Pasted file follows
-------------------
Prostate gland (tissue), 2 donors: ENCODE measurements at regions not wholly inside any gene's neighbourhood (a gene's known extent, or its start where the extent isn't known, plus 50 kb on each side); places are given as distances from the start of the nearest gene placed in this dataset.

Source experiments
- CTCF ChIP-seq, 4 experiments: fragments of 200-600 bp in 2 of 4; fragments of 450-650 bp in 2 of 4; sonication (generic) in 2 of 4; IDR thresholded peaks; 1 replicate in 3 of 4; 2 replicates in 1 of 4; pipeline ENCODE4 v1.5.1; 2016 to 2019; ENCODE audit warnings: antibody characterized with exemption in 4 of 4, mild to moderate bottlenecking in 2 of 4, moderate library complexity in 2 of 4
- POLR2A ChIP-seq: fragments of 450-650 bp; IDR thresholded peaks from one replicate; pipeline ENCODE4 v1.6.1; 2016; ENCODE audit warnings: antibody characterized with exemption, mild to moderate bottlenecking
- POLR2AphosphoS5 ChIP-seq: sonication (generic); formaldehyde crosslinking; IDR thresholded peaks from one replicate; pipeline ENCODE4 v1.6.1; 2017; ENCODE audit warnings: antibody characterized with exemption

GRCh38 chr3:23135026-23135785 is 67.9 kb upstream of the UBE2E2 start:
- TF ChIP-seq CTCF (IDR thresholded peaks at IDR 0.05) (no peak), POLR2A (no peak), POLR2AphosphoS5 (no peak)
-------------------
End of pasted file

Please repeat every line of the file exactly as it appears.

Prostate gland (tissue), 2 donors: ENCODE measurements at regions not wholly inside any gene's neighbourhood (a gene's known extent, or its start where the extent isn't known, plus 50 kb on each side); places are given as distances from the start of the nearest gene placed in this dataset.

Source experiments
- CTCF ChIP-seq, 4 experiments: fragments of 200-600 bp in 2 of 4; fragments of 450-650 bp in 2 of 4; sonication (generic) in 2 of 4; IDR thresholded peaks; 1 replicate in 3 of 4; 2 replicates in 1 of 4; pipeline ENCODE4 v1.5.1; 2016 to 2019; ENCODE audit warnings: antibody characterized with exemption in 4 of 4, mild to moderate bottlenecking in 2 of 4, moderate library complexity in 2 of 4
- POLR2A ChIP-seq: fragments of 450-650 bp; IDR thresholded peaks from one replicate; pipeline ENCODE4 v1.6.1; 2016; ENCODE audit warnings: antibody characterized with exemption, mild to moderate bottlenecking
- POLR2AphosphoS5 ChIP-seq: sonication (generic); formaldehyde crosslinking; IDR thresholded peaks from one replicate; pipeline ENCODE4 v1.6.1; 2017; ENCODE audit warnings: antibody characterized with exemption

GRCh38 chr3:23135026-23135785 is 67.9 kb upstream of the UBE2E2 start:
- TF ChIP-seq CTCF (IDR thresholded peaks at IDR 0.05) (no peak), POLR2A (no peak), POLR2AphosphoS5 (no peak)